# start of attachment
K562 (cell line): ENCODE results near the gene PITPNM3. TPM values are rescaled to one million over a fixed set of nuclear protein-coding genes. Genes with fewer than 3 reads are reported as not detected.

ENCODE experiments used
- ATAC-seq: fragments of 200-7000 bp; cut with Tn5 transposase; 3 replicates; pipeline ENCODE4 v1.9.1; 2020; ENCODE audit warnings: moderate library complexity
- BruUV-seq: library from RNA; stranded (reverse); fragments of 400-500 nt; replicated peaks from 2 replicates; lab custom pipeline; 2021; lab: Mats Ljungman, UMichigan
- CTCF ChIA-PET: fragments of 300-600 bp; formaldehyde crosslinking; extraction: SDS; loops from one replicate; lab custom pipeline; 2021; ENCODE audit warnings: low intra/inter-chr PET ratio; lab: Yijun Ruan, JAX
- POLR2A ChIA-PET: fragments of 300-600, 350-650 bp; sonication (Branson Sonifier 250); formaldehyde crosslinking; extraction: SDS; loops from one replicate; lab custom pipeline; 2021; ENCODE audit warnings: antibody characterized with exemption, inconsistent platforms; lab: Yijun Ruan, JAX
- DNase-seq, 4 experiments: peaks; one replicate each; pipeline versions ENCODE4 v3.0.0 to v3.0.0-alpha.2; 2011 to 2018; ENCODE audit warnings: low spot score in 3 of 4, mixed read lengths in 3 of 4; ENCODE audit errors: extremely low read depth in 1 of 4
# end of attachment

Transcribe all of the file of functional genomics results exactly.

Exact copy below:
K562 (cell line): ENCODE results near the gene PITPNM3. TPM values are rescaled to one million over a fixed set of nuclear protein-coding genes. Genes with fewer than 3 reads are reported as not detected.

ENCODE experiments used
- ATAC-seq: fragments of 200-7000 bp; cut with Tn5 transposase; 3 replicates; pipeline ENCODE4 v1.9.1; 2020; ENCODE audit warnings: moderate library complexity
- BruUV-seq: library from RNA; stranded (reverse); fragments of 400-500 nt; replicated peaks from 2 replicates; lab custom pipeline; 2021; lab: Mats Ljungman, UMichigan
- CTCF ChIA-PET: fragments of 300-600 bp; formaldehyde crosslinking; extraction: SDS; loops from one replicate; lab custom pipeline; 2021; ENCODE audit warnings: low intra/inter-chr PET ratio; lab: Yijun Ruan, JAX
- POLR2A ChIA-PET: fragments of 300-600, 350-650 bp; sonication (Branson Sonifier 250); formaldehyde crosslinking; extraction: SDS; loops from one replicate; lab custom pipeline; 2021; ENCODE audit warnings: antibody characterized with exemption, inconsistent platforms; lab: Yijun Ruan, JAX
- DNase-seq, 4 experiments: peaks; one replicate each; pipeline versions ENCODE4 v3.0.0 to v3.0.0-alpha.2; 2011 to 2018; ENCODE audit warnings: low spot score in 3 of 4, mixed read lengths in 3 of 4; ENCODE audit errors: extremely low read depth in 1 of 4